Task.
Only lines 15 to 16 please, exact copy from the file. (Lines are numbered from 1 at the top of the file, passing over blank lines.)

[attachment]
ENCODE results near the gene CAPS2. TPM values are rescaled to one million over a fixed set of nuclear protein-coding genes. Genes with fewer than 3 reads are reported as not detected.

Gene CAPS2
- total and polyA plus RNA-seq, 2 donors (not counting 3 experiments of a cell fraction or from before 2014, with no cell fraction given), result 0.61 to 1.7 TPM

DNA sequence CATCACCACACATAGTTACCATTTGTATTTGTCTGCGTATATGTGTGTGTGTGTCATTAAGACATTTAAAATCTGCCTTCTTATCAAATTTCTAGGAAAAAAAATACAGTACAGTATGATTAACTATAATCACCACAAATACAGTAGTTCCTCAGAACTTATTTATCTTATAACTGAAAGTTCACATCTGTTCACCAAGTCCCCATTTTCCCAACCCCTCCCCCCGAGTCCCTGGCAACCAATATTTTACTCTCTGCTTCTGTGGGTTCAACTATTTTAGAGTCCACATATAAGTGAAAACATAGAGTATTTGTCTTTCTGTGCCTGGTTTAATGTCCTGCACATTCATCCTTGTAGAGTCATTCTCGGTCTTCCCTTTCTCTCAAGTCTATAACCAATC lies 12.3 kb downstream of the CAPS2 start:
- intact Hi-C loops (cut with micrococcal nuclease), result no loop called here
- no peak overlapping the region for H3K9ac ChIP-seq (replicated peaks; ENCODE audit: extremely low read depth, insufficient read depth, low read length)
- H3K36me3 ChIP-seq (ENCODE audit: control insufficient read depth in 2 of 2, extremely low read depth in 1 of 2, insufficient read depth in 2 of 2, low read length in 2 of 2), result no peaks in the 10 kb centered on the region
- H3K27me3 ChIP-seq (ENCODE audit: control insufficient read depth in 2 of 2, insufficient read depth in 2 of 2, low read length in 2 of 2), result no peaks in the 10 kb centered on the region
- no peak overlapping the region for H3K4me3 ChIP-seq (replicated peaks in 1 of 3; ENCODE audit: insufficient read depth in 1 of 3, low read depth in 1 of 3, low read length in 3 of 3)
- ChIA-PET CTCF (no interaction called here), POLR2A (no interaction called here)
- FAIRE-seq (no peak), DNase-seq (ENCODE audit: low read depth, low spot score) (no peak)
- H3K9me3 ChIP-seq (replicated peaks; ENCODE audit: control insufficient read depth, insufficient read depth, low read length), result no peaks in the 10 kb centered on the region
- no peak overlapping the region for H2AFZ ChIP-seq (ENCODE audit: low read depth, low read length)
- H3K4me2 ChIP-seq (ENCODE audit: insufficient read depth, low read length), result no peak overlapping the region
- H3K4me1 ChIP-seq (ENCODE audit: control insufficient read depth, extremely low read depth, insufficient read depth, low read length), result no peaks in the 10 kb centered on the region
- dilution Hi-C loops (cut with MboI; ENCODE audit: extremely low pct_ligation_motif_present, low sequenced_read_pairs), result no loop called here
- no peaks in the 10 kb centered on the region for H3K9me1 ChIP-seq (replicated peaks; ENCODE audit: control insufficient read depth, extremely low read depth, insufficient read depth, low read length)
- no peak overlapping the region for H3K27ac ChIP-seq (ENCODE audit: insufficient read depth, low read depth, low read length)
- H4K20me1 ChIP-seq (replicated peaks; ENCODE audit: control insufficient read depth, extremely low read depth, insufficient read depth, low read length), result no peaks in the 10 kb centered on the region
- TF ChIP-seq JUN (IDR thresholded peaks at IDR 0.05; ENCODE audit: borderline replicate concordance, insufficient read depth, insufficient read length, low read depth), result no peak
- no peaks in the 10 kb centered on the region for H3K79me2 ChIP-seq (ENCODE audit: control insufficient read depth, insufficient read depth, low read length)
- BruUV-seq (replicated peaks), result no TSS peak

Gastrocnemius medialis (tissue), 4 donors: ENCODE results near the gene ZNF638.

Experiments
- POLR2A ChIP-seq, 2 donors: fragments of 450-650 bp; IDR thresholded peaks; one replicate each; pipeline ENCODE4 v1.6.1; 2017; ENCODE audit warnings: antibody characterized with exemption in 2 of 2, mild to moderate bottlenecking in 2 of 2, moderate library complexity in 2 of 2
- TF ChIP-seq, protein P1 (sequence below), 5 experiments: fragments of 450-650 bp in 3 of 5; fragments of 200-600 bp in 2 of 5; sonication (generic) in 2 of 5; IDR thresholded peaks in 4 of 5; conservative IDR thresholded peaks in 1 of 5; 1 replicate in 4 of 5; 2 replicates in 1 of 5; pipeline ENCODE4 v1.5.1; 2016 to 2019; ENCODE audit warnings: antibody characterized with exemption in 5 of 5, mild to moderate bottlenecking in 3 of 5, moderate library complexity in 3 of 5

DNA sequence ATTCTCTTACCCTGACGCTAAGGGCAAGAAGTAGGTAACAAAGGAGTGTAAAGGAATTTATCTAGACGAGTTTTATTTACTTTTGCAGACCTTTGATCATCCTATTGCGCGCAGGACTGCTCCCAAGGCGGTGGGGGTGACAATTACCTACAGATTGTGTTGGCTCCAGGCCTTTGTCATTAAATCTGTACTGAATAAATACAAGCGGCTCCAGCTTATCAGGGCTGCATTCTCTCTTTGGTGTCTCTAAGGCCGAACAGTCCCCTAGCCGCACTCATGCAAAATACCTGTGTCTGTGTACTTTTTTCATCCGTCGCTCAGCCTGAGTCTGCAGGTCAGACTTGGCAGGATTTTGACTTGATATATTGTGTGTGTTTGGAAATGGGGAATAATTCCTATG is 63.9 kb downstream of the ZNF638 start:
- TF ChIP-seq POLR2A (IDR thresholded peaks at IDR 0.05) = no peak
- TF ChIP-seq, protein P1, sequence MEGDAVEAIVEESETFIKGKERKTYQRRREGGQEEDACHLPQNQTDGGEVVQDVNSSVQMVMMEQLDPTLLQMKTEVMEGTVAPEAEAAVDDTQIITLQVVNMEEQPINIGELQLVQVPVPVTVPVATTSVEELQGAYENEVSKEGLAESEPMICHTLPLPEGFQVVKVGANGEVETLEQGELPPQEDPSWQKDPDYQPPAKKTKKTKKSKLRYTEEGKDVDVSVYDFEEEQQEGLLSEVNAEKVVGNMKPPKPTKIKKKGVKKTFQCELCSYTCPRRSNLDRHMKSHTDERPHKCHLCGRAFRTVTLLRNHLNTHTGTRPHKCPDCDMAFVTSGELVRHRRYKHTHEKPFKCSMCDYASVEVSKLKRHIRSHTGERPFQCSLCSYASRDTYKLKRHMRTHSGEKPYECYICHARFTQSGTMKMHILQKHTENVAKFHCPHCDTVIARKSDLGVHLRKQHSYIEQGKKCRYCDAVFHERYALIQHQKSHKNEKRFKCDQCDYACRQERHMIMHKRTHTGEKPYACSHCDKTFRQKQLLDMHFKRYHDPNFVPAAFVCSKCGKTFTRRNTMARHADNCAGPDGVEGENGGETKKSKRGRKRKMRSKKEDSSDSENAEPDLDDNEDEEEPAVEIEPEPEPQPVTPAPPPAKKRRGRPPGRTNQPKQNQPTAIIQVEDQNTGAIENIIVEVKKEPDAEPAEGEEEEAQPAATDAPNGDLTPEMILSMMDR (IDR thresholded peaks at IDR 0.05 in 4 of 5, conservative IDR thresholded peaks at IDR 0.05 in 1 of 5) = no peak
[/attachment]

- H3K4me1 ChIP-seq (ENCODE audit: control insufficient read depth, extremely low read depth, insufficient read depth, low read length), result no peaks in the 10 kb centered on the region
- dilution Hi-C loops (cut with MboI; ENCODE audit: extremely low pct_ligation_motif_present, low sequenced_read_pairs), result no loop called here